In my last blog, I discussed how any farmer can achieve what is most important to them, if they want it badly enough. However, there is a general tendency in the NZ sheep and beef farming industry to take time to change. Some farmers move quickly, but many others don’t. Current and future disruption globally to traditional models is also well known and slowness to change (or at least assess change) puts that farmer firmly on the back foot in terms of creating advantages for themselves. No farmer wants to put themselves at a disadvantage or to take too long, so why the slowness to change?
Answers could include comfort levels, lack of knowledge or not growing up with the same pressures as exist in agribusiness today. However, the question is not “why do they tend to want to stick with how things are currently?” but rather “why the slowness to change?” It’s a different question with different answers, if you think about it.
I don’t claim to be a psychologist but from my experience it often comes down to what each farmer holds as more important i.e. when a change is required, what is most important to that individual always dictates decisions.
For example, farmers know they have to feed their ewes well from lambing to weaning, but often don’t because they don’t have the pasture covers to do it. That usually stems from a fear of losing control of grass in the spring and therefore they run a higher stocking rate through winter to eat that spring growth. Beliefs that more animals mean more profit, and that “you are better to finish your lambs than to (shock horror) sell them store”, only exacerbate this situation. Consequently, lambs don’t grow as well as they could with weaning weights, stock condition and animal health often behind where they could be. Profit is reduced and other effects include later selling of lambs and the perception of fewer options around climate. In this example, the fear of losing control of pasture is way more important than generating profit, hence thinking supports that and actions are taken accordingly.
If the focus is on profit, and the fear could be let go of, a whole world of opportunity reveals itself. These opportunities allow profit to happen year after year, if you understand the system. Sustainability is “the ability to sustain” after all. Profit and sustainability together? Absolutely!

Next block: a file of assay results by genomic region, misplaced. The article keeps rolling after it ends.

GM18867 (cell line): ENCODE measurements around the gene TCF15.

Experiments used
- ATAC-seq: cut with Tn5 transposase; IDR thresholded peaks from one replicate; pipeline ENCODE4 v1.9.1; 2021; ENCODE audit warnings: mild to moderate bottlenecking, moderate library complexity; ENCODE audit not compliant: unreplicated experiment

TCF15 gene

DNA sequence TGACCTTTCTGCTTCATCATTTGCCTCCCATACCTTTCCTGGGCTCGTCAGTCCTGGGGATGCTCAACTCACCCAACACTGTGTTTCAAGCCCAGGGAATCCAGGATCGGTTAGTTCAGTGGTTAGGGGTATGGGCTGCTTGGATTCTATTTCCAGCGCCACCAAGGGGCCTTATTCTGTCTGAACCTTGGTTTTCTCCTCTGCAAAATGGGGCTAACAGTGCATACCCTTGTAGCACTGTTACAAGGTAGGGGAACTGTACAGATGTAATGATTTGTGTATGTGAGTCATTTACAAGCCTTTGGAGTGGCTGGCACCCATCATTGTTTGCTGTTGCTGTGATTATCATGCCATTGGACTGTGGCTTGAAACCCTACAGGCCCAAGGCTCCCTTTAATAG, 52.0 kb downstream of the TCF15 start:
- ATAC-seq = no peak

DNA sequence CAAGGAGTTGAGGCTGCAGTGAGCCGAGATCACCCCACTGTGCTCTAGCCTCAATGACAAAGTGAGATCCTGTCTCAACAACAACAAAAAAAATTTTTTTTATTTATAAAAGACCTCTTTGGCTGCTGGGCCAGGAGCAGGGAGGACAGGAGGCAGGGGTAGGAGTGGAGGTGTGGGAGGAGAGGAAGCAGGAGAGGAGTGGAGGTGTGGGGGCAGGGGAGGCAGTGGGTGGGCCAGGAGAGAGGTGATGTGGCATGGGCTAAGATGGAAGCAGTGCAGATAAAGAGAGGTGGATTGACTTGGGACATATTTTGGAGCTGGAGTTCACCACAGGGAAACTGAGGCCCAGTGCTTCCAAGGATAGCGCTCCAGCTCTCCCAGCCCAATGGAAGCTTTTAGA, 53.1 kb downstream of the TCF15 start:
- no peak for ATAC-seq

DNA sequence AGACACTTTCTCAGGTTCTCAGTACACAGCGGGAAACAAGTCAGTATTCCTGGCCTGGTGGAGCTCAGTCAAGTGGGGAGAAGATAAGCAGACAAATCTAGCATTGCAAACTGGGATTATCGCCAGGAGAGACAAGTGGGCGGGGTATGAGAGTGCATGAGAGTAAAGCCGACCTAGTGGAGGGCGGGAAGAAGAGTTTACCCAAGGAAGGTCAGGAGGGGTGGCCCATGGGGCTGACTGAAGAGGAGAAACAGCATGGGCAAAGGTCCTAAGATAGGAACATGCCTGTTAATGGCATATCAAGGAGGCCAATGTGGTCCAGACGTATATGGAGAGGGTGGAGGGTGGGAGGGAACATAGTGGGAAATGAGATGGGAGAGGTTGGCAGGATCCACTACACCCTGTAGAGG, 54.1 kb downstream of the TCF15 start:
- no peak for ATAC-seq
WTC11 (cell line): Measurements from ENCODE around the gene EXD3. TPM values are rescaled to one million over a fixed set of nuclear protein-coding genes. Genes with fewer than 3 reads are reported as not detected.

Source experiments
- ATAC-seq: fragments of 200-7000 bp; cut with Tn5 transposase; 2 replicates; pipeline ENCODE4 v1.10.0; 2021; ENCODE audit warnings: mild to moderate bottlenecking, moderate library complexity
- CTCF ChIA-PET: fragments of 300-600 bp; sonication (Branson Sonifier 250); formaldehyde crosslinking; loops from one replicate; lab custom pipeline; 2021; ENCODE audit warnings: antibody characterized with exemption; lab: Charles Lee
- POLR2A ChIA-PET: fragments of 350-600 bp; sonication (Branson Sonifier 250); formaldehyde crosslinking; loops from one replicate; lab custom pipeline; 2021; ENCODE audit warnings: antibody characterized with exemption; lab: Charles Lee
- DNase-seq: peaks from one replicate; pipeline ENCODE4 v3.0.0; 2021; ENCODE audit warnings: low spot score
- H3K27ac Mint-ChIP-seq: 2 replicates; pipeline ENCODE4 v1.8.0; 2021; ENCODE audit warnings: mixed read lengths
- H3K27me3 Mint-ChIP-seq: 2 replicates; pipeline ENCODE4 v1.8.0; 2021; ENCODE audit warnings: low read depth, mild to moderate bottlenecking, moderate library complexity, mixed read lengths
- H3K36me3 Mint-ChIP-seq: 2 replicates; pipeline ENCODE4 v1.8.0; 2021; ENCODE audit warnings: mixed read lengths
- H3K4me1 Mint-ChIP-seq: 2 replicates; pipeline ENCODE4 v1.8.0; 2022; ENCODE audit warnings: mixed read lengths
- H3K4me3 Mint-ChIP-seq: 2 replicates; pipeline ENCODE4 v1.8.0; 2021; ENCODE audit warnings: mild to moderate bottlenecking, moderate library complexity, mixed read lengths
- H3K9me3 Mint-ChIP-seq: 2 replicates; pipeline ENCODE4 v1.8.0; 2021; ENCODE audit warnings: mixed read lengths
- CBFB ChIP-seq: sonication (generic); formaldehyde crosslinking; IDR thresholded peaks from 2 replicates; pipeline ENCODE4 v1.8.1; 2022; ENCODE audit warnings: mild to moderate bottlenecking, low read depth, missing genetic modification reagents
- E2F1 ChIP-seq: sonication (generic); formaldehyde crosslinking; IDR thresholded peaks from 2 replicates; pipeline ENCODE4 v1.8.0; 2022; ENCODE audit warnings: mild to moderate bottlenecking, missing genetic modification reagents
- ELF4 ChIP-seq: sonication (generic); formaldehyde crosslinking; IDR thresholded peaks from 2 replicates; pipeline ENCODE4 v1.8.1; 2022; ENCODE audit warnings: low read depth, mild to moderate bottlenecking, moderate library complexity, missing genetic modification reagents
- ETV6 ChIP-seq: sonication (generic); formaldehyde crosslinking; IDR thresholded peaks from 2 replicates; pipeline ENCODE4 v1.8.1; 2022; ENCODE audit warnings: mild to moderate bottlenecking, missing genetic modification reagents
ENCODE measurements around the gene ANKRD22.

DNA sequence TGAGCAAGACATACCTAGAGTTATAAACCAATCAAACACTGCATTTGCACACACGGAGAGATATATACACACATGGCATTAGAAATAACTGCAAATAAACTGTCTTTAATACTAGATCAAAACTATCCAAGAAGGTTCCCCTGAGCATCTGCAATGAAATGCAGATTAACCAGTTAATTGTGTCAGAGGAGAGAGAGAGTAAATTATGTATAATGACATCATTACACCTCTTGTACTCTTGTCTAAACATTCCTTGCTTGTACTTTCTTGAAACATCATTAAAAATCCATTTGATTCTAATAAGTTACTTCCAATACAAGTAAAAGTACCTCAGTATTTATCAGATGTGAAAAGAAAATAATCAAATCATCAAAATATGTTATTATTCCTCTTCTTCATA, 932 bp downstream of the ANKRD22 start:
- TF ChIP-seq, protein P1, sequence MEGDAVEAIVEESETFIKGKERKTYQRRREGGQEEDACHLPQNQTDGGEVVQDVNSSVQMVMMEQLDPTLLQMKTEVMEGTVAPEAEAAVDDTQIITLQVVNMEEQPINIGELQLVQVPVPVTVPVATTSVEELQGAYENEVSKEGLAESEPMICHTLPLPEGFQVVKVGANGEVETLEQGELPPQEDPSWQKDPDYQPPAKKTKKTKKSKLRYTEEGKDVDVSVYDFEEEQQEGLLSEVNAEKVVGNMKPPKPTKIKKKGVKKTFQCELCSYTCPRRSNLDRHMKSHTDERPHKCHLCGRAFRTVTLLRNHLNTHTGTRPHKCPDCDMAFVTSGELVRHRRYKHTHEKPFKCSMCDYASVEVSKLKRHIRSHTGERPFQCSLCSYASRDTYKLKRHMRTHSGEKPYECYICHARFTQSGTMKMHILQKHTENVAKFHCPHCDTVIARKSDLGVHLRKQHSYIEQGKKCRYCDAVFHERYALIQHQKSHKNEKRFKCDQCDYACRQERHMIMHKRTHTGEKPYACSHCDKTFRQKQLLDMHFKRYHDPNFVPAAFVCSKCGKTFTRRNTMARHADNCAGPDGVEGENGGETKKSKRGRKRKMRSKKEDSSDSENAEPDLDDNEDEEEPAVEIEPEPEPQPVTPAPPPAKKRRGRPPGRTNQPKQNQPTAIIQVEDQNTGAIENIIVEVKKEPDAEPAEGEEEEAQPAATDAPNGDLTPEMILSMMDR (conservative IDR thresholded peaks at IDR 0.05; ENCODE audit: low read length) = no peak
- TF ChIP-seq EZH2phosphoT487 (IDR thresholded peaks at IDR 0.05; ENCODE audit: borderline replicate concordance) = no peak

By the way, there are plenty of options available to keep pasture quality when you are going for profit - in fact they go hand in hand. You just have to understand what they are and why you would do any of them. The technology and systems exist to help farmers deliver profit consistently (and they have existed for years) and they are proven, but that’s another story. If you want to view one example, see what this farmer has to say.
Recently I caught up with a farming family who had some challenges in terms of changing their business structure and shareholding to allow them to move forward and achieve their family’s goals. They weren’t GrowFARM® clients but they needed help. Prior to that point, something was stopping them moving towards achieving the goal. But, after a short session of guidance and the drawing out of the real goal, they got excited, listed the definite actions to achieve it, time-lined those actions and got on with it. They have since told me that everything is in place now and it has been legally agreed to settle on a certain date in the very near future - awesome!
They are a great example of most kiwi farming families - they knew what they wanted and they wanted it badly. They just needed clarification, direction and help. They tapped into their true important stuff, got fired up about it and they went and got it done! As I said, we all have the ability to do this - it just comes down to what is more important - the fear or the goal.
For these people, they learned to place the goal firmly at the top of the list, ahead of the fear. Will you do the same?
If you are curious about how the GrowFARM® System can help sheep and beef farmers generate the profits they really want, contact me here.
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